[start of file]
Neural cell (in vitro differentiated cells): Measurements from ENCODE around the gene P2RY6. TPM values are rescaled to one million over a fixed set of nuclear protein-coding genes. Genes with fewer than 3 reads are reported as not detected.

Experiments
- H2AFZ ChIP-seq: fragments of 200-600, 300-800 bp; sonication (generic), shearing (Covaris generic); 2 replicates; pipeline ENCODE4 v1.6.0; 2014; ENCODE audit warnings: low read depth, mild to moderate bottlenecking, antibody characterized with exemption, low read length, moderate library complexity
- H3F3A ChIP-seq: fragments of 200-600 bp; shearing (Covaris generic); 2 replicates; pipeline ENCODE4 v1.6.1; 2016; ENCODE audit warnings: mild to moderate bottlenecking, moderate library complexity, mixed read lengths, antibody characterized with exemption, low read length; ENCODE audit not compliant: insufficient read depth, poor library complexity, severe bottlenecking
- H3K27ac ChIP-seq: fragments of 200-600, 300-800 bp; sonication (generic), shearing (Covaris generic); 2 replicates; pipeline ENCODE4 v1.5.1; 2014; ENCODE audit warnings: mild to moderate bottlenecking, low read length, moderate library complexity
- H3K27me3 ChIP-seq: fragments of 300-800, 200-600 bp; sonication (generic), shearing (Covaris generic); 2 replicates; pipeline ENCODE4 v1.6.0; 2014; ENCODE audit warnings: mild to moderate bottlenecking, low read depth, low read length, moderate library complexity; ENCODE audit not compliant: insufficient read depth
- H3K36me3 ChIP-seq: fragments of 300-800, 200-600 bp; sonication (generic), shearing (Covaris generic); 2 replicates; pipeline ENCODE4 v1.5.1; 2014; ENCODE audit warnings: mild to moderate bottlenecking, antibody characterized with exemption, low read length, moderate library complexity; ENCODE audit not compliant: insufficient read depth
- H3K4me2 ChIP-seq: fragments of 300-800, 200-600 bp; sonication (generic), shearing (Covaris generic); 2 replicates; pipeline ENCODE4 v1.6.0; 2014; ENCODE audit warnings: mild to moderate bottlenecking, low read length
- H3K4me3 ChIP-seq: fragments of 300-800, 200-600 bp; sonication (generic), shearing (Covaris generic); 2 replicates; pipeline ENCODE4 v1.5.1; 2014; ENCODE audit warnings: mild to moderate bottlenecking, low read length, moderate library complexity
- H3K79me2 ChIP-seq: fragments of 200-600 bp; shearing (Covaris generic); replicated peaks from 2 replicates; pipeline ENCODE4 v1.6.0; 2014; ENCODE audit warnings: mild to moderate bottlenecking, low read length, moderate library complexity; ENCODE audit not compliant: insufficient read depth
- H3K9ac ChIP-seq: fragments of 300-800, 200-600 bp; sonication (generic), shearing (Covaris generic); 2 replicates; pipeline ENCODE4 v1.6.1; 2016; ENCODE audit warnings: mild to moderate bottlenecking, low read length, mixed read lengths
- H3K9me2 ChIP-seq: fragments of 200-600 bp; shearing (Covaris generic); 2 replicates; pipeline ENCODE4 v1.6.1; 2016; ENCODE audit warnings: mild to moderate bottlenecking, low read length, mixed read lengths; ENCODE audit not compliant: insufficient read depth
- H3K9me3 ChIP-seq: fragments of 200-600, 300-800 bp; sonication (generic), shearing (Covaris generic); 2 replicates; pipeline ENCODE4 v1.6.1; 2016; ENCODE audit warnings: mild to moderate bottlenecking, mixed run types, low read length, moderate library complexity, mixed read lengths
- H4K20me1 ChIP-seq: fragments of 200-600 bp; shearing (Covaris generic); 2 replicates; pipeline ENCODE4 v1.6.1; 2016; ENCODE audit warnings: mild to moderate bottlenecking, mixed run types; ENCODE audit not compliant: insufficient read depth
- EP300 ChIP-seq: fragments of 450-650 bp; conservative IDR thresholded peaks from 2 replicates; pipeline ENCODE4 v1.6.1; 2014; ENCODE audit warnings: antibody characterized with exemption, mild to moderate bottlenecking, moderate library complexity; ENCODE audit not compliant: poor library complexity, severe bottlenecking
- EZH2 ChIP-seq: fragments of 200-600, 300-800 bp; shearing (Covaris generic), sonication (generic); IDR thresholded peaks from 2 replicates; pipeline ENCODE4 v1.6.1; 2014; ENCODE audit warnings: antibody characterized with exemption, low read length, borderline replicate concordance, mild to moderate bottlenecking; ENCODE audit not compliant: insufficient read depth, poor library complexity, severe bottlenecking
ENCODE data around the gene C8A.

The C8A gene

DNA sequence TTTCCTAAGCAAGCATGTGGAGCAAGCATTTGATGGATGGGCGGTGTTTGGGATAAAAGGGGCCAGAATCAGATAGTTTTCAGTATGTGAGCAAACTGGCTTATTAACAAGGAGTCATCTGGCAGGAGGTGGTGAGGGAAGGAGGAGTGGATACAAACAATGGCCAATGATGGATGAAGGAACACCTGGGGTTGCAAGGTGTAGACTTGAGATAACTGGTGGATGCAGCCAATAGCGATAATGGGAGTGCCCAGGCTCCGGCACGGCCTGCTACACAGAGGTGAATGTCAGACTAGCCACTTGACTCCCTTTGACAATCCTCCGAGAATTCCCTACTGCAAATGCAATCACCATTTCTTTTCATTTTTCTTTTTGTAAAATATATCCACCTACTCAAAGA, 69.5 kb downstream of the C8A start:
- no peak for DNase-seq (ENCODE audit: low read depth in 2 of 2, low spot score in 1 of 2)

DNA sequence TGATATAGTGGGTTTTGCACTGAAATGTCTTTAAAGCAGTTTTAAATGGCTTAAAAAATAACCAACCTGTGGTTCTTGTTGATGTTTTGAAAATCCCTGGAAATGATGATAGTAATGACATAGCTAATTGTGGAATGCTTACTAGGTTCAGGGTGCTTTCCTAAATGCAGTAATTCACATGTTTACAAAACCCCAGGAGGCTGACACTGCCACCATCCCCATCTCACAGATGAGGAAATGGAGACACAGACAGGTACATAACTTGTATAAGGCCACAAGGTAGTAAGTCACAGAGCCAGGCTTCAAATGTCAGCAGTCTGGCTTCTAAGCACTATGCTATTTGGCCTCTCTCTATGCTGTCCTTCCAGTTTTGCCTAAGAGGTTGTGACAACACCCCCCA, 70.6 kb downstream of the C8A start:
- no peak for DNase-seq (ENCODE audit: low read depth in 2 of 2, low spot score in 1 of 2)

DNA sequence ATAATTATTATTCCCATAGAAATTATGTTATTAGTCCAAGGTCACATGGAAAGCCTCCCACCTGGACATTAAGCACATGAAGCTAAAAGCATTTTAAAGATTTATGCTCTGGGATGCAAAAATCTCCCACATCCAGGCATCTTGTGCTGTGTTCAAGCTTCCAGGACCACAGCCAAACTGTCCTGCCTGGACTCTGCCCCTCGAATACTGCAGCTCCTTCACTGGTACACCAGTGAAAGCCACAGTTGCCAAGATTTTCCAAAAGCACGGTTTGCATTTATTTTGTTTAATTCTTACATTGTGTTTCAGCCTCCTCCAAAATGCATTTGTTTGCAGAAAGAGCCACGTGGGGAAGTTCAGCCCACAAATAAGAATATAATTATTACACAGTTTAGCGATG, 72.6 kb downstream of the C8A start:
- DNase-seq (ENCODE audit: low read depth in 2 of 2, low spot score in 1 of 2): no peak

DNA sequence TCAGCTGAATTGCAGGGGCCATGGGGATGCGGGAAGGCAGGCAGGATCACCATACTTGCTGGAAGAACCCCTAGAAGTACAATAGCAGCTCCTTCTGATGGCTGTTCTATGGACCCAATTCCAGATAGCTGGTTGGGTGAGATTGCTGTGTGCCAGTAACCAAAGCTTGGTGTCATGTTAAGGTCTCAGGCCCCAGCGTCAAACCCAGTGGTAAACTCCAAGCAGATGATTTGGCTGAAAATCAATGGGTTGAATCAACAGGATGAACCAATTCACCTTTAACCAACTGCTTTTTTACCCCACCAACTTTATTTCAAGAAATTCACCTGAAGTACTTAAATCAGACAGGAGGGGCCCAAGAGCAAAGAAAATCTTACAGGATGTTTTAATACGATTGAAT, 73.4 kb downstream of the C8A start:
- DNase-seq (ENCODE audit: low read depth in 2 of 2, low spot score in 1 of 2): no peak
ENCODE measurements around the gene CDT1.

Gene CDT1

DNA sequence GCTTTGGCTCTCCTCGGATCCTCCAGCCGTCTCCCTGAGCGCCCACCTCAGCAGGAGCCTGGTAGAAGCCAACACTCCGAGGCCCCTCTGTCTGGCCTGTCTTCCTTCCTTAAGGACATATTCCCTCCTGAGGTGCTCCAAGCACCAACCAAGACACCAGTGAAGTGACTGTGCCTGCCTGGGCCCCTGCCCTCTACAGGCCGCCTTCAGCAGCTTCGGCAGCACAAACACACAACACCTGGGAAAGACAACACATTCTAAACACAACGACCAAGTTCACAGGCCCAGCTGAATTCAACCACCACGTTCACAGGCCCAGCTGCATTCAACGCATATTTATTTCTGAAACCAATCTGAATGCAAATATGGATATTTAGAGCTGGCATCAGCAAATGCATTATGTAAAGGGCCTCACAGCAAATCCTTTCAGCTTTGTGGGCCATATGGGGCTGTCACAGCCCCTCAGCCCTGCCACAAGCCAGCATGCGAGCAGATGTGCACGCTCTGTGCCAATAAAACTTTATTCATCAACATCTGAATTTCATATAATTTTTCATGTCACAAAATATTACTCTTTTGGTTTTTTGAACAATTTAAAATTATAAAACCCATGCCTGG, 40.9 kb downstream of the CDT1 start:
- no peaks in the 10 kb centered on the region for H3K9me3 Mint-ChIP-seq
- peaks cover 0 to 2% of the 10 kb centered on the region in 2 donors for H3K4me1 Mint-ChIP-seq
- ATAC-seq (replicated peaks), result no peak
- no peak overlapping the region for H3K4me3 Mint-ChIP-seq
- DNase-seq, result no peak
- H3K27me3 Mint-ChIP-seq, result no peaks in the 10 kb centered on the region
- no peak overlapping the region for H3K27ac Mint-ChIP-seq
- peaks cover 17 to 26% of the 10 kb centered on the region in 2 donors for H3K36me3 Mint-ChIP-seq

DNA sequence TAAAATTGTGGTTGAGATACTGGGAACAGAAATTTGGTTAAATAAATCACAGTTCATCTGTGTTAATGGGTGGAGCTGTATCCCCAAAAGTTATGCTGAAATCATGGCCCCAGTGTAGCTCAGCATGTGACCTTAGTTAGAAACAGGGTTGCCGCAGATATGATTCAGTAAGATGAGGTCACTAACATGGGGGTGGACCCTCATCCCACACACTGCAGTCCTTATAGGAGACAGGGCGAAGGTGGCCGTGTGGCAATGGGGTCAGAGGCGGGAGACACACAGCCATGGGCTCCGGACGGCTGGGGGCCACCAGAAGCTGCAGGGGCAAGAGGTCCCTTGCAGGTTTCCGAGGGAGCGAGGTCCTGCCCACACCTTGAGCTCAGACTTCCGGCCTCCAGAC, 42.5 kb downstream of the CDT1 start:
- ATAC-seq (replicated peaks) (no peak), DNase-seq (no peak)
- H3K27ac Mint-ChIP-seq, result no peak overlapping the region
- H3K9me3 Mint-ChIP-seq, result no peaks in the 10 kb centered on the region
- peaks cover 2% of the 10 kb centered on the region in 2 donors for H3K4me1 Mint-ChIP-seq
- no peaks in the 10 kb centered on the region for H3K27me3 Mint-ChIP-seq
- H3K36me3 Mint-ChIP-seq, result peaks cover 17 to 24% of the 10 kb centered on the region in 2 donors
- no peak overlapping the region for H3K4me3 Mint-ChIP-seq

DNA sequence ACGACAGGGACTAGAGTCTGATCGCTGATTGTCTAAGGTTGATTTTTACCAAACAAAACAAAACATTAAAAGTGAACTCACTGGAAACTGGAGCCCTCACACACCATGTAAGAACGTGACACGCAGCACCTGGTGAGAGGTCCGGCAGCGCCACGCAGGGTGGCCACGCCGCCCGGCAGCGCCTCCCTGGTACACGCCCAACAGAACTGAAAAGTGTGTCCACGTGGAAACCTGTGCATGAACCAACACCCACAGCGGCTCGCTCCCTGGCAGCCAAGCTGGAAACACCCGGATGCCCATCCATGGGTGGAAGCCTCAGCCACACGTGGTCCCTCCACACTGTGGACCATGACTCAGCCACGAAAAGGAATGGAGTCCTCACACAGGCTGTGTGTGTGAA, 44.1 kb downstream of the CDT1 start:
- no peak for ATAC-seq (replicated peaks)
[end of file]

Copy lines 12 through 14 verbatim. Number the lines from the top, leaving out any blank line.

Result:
- H3K9me2 ChIP-seq: fragments of 200-600 bp; shearing (Covaris generic); 2 replicates; pipeline ENCODE4 v1.6.1; 2016; ENCODE audit warnings: mild to moderate bottlenecking, low read length, mixed read lengths; ENCODE audit not compliant: insufficient read depth
- H3K9me3 ChIP-seq: fragments of 200-600, 300-800 bp; sonication (generic), shearing (Covaris generic); 2 replicates; pipeline ENCODE4 v1.6.1; 2016; ENCODE audit warnings: mild to moderate bottlenecking, mixed run types, low read length, moderate library complexity, mixed read lengths
- H4K20me1 ChIP-seq: fragments of 200-600 bp; shearing (Covaris generic); 2 replicates; pipeline ENCODE4 v1.6.1; 2016; ENCODE audit warnings: mild to moderate bottlenecking, mixed run types; ENCODE audit not compliant: insufficient read depth